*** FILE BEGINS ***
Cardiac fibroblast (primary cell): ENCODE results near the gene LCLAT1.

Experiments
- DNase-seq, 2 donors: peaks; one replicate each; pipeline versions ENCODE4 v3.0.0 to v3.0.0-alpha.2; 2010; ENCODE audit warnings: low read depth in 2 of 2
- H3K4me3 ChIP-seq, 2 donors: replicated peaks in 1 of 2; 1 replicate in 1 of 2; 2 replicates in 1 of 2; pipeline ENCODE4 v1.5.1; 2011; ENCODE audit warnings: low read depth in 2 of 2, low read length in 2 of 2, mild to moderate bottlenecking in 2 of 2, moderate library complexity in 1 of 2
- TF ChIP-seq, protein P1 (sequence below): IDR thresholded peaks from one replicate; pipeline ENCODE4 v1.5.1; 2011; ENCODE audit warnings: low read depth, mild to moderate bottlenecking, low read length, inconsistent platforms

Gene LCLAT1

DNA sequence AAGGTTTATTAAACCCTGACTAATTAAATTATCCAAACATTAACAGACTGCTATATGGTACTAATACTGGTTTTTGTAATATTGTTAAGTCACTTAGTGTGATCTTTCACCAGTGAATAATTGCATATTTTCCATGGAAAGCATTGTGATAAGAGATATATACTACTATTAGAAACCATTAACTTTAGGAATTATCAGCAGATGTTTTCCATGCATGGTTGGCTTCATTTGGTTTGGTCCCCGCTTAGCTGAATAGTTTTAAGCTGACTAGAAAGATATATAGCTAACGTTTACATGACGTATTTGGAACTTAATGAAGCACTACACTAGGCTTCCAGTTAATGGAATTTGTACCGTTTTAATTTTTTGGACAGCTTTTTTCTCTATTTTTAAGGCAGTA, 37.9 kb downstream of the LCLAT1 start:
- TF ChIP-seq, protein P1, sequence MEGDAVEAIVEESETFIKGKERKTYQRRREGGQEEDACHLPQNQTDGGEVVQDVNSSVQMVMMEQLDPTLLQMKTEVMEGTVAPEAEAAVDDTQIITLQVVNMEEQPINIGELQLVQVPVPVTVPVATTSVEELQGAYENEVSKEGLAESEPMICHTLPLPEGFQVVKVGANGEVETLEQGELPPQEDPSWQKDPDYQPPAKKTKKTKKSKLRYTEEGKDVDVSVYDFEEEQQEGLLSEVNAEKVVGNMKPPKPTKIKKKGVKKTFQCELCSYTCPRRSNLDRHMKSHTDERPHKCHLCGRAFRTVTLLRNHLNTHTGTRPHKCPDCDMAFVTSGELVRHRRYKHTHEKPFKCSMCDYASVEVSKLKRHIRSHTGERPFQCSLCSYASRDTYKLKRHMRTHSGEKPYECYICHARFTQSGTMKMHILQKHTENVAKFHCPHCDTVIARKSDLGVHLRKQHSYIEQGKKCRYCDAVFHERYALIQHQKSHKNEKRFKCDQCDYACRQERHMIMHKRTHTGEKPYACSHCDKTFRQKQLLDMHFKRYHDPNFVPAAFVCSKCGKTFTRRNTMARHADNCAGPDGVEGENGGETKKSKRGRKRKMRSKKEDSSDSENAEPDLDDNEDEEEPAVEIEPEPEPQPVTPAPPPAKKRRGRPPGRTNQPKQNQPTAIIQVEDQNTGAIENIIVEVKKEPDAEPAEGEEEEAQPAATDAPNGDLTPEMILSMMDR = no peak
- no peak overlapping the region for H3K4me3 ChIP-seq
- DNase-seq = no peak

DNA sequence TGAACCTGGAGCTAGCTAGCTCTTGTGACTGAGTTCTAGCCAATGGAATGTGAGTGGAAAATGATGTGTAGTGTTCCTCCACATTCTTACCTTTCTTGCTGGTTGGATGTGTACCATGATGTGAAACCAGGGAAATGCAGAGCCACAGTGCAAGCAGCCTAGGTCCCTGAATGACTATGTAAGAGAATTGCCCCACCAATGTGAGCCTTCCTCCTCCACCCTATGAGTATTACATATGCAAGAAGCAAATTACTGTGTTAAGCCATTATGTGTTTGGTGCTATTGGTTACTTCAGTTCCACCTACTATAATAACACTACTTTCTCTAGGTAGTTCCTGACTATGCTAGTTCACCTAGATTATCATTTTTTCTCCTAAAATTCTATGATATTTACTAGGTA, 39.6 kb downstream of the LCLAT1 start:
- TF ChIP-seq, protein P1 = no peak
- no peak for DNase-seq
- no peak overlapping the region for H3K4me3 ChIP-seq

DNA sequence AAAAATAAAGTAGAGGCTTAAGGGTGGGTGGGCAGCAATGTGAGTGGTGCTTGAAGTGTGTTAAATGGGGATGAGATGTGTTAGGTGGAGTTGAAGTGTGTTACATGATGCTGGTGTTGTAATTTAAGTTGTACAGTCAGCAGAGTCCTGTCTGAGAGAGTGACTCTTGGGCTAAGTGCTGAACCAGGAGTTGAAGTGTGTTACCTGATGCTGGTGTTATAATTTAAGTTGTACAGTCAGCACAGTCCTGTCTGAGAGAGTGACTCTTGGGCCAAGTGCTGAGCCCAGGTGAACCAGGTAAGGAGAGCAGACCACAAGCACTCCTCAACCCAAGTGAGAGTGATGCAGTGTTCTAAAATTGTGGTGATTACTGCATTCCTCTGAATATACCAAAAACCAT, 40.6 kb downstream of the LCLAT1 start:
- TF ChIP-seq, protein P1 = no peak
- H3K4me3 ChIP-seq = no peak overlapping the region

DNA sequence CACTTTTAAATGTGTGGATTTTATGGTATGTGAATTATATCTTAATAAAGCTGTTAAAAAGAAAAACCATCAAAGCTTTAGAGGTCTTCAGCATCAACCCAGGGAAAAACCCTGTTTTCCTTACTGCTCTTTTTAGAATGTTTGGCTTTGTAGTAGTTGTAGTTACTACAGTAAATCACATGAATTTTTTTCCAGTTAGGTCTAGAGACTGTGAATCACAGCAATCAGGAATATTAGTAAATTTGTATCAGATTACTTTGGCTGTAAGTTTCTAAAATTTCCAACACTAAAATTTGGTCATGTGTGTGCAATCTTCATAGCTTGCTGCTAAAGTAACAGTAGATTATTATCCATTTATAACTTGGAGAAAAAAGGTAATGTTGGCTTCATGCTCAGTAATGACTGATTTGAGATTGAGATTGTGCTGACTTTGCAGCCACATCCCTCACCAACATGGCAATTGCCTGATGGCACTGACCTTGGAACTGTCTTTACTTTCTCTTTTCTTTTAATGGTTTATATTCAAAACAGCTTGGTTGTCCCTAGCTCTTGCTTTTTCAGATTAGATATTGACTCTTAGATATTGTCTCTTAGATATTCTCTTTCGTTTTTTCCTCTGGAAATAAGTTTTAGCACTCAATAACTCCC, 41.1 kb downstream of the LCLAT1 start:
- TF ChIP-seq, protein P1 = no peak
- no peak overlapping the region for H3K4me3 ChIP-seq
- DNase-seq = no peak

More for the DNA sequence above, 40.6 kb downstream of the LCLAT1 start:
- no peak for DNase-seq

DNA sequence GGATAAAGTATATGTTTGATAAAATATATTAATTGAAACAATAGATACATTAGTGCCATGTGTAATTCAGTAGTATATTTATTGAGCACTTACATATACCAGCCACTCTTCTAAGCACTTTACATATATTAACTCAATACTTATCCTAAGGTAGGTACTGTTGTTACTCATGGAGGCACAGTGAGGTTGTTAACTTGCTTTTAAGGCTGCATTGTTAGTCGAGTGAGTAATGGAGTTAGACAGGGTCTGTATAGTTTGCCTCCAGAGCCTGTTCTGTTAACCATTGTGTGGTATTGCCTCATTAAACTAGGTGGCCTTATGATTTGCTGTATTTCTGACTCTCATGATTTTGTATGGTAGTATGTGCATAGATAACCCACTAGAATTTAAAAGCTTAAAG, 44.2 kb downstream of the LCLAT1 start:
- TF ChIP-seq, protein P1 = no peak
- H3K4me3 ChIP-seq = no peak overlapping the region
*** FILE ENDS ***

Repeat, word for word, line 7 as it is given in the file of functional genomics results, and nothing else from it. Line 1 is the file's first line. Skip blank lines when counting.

DNA sequence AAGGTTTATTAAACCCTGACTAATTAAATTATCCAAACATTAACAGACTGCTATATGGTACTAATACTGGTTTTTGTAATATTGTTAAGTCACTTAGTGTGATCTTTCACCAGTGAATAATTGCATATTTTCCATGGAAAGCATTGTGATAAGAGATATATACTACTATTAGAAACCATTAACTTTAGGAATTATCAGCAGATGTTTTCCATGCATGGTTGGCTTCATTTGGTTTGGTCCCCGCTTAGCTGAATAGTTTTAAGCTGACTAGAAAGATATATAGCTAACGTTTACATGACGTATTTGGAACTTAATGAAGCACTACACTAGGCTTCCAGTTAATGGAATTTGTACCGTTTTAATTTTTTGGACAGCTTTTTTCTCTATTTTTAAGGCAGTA, 37.9 kb downstream of the LCLAT1 start: